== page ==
When did the Terminator franchise become more about punching and ineffective gunfire and less about the threat of robot overlords and the extinction of humanity? Yeah, Terminator Genisys has aspects of the latter. It even has some rather interesting ideas at play, but the plot is mired in futile action sequences and hackneyed dialogue to the point any originality in concept is lost on one routine scene after another. It also doesn’t help the film’s marketing spoiled a major plot point that takes place midway through the film, after which the plot boils down to a “race against the clock” scenario. Oh no, I wonder if they’ll manage to complete the job before the clock hits zero?
Utilizing a convoluted, alternate timeline that’s not even worth explaining, Terminator Genisys begins in the future where John Connor (Jason Clarke) is leading the human resistance against the machines. Harkening back to the original Terminator, Connor sends Kyle Reese (Jai Courtney) back to 1984 to protect his mother, Sarah Connor (Emilia Clarke). Only, just as Reese is being sent back something happens that changes both the past and the future, altering Reese’s objective, though not without more than a few nods to both 1984’s The Terminator, but 1991’s Terminator 2: Judgment Day, in the process.
Surprisingly, at least to me, the nods to past Terminator films not only work narratively, but are rather fun to watch as they’ve been tweaked a shade for the new timeline. Reese is confronted with a liquid metal, T-1000 (Byung-hun Lee) upon his arrival. Elsewhere, the original T-800 model Terminator played by Arnold Schwarzenegger has also arrived in 1984 only to be met by an older (at least I think “older” is the proper descriptor here) version of the same Terminator. Classic lines are heard, punching and gun fire take place and a new story begins to unfold.
Within the first 30-45 minutes it seems Genisys may actually deliver a sequel worthy of its predecessors, but you soon realize that’s only because we’ve been given a taste of what’s already been successful. Once it settles into its own narrative it’s little more than an extended chase sequence for over an hour. Terminators punch one another, bust through walls and crack corny one-liners. To that point, I think I actually laughed more than was wowed by Genisys. Schwarzenegger’s attempts to crack a robot smile are mildly amusing — the first time — but like everything in this movie, each scene feels no different than the one before it.
Even newfangled Terminators aren’t much different than their liquid metal predecessors, at least in terms of the difficulty in fighting against them. How many bullets must we fire at these things before we realize it doesn’t stop them? And then we get a piece of artificial intelligence, that’s really nothing more than the Red Queen from the Resident Evil video game and movie franchises. Add to that the forced sexual tension between Reese and Sarah Connor and Sarah’s daddy issues, which manifest in her adoration for her Terminator protector, whom she’s nicknamed “Pops” and serves as an easy lay for geriatric jokes galore.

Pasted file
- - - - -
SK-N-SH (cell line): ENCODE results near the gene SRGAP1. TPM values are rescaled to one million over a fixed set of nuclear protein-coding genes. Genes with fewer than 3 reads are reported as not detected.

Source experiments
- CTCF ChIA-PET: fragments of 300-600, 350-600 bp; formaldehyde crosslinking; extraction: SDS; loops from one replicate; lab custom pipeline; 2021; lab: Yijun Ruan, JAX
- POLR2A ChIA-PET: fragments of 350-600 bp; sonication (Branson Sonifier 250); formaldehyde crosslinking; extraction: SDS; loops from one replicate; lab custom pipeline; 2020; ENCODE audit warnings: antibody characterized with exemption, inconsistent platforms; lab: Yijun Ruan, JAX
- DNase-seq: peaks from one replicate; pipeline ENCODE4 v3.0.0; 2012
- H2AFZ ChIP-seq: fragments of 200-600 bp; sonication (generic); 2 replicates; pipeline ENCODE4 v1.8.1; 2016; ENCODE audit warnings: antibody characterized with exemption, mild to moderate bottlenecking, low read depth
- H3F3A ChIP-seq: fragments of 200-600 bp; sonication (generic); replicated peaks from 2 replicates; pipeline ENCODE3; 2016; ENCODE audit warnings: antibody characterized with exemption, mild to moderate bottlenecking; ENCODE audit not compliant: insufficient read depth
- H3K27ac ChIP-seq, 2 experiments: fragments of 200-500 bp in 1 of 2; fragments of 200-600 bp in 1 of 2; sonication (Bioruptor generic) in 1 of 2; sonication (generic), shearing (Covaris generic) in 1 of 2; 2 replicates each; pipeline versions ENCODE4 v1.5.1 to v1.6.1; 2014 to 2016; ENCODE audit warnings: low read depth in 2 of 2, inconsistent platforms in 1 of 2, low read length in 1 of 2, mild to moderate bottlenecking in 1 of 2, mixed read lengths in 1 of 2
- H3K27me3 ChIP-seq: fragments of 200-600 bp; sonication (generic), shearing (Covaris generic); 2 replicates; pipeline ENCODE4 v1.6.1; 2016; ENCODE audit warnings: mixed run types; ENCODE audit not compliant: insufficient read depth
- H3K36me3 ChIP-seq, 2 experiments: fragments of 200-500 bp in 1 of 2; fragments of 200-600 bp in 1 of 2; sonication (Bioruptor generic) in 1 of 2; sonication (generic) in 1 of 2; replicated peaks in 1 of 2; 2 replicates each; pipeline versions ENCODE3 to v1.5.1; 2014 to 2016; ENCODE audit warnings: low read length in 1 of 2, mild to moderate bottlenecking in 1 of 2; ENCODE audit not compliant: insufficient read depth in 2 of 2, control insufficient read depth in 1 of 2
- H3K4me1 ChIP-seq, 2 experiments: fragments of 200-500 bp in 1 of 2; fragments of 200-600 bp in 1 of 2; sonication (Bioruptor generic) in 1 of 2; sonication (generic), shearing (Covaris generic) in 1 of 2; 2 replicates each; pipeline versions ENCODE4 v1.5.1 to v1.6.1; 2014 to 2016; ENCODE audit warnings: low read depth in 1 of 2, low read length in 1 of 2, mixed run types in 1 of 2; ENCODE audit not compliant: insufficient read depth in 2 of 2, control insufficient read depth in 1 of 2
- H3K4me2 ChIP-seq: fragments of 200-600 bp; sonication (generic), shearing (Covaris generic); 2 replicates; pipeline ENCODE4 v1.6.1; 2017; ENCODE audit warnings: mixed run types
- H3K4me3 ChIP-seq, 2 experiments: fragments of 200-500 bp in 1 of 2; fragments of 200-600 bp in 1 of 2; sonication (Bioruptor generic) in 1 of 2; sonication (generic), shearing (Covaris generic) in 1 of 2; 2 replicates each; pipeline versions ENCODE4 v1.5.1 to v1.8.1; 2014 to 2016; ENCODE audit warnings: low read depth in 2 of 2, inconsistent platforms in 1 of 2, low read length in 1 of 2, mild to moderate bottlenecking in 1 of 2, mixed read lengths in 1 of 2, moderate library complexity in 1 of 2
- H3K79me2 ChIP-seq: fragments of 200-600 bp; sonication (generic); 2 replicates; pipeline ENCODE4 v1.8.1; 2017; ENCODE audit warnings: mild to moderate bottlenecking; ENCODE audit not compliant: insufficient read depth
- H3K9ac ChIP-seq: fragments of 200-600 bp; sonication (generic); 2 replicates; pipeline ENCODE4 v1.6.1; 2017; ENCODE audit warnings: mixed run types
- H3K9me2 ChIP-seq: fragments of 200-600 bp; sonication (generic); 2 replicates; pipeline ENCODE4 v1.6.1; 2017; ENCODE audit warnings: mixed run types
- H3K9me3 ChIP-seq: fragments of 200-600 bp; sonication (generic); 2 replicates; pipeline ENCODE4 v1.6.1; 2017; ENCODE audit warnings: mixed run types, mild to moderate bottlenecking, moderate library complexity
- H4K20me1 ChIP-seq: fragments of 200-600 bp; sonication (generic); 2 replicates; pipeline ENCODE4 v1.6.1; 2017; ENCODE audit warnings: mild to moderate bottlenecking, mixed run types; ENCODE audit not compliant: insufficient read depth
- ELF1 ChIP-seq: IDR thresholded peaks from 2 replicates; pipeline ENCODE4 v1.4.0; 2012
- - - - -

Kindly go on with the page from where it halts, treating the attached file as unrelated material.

Truth be told, the silliness actually works, but it works once. At some point the story needs to be more compelling than the quips, or at the very least the action needs to deliver the “wow” factor, but the tension of a ticking clock combined with futile punching and gunfire doesn’t deliver outside of the opening moments.
Beyond the nods to previous Terminator films, however, I did enjoy the performance of J.K. Simmons whose character I won’t spoil since so much of the film has been spoiled already. That said, he works as both comic relief and in ways I wish the film explored a little further and dialed back on the chase sequences. Otherwise, Arnold was Arnold, Jason Clarke is fine as John Connor and even Jai Courtney worked as Kyle Reese whereas I’ve always had a hard time finding Courtney even remotely believable in any role.
Alternatively, Emilia Clarke seemed the wrong choice to play Sarah Connor. She just isn’t nearly as imposing as Linda Hamilton, which isn’t to necessarily compare the two actors, but more to comparing their performances. Sarah finally gets to deliver the “Come with me if you want to live” line and almost immediately you aren’t really buying her in the role.
Perhaps Clarke wouldn’t seem so miscast if the film didn’t come across so ham-fisted with cheap attempts at drama. It does utilize plenty of humor and even has some moments of self-awareness, but it’s not necessarily a matter of being self-aware considering the plot isn’t necessarily far-fetched in terms of plotting, more so only in terms of tech. Even then, if this is to be considered a sequel to the previous films, we’ve already accepted a world in which not only killer robots exist, but also time travel. So why does Terminator Genisys waste so much time explaining itself and beating us over the head with its dramatic love story and father figure issues?
There are some interesting ideas at play here. While they may be a little obvious and will have people patting themselves on the back for making comparisons to Apple and Amazon, it’s far more interesting than watching one robot punch another robot in one scene only to have them rinse-and-repeat in the next. Genisys seems to forget it actually has a story to tell and, at the same time, doesn’t seem to realize its action sequences all feel the same.
P.S. There is a mid-credits scene suggesting what will happen in the next Terminator should this one make enough money to warrant a sequel.